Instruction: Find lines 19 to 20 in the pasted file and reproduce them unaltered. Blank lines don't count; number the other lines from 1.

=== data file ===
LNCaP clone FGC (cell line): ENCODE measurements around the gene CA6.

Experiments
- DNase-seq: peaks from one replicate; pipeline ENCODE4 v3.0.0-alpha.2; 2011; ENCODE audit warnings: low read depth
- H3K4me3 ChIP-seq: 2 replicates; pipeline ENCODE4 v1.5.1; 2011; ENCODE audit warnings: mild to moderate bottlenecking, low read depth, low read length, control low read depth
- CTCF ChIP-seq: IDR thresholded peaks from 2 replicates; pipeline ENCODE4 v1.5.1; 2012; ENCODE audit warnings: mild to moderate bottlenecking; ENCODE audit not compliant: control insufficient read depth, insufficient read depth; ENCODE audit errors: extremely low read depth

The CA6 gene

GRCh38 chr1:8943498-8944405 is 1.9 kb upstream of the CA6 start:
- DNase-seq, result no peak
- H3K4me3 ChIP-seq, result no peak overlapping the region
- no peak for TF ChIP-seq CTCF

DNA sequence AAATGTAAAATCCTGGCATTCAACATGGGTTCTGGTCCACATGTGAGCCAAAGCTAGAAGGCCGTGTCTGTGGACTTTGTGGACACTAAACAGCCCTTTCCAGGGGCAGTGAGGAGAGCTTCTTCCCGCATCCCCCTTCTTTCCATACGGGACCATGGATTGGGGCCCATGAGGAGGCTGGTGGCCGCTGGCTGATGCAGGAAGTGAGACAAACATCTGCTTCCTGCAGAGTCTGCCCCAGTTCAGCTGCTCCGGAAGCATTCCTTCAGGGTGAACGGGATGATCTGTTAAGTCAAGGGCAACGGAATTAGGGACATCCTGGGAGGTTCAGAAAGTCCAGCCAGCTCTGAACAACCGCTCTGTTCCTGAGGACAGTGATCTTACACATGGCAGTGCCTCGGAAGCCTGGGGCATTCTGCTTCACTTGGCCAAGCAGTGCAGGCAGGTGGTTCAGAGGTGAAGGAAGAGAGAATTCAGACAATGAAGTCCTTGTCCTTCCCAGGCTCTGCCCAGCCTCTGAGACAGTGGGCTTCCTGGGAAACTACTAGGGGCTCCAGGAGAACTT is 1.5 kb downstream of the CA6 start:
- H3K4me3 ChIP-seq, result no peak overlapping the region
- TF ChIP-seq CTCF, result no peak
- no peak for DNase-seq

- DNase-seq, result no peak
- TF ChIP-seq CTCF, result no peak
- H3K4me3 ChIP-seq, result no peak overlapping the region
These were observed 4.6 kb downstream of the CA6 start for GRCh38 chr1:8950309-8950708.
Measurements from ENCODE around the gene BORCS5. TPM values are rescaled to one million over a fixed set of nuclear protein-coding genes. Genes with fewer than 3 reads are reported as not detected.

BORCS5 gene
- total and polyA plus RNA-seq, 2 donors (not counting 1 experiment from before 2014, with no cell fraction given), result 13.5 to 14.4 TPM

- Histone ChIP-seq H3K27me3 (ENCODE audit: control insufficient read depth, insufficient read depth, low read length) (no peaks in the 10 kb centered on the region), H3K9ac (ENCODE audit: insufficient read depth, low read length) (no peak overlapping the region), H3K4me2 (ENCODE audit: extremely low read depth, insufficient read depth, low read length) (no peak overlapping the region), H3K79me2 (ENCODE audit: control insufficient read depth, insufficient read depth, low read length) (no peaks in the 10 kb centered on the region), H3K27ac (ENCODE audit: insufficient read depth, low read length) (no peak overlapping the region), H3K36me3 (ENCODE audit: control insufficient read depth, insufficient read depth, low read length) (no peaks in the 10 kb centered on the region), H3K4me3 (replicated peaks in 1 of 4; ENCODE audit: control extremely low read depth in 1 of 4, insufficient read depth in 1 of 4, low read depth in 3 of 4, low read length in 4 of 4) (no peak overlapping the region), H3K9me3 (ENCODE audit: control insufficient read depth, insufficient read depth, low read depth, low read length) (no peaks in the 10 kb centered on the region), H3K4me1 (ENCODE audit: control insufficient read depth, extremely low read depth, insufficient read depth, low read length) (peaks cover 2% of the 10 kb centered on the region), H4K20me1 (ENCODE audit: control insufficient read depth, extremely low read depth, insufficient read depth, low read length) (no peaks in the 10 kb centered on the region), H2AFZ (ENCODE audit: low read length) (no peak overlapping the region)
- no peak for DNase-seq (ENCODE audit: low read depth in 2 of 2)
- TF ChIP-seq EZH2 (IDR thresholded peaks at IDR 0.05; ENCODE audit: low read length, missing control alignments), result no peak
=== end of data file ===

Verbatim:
Measurements from ENCODE around the gene BORCS5. TPM values are rescaled to one million over a fixed set of nuclear protein-coding genes. Genes with fewer than 3 reads are reported as not detected.

BORCS5 gene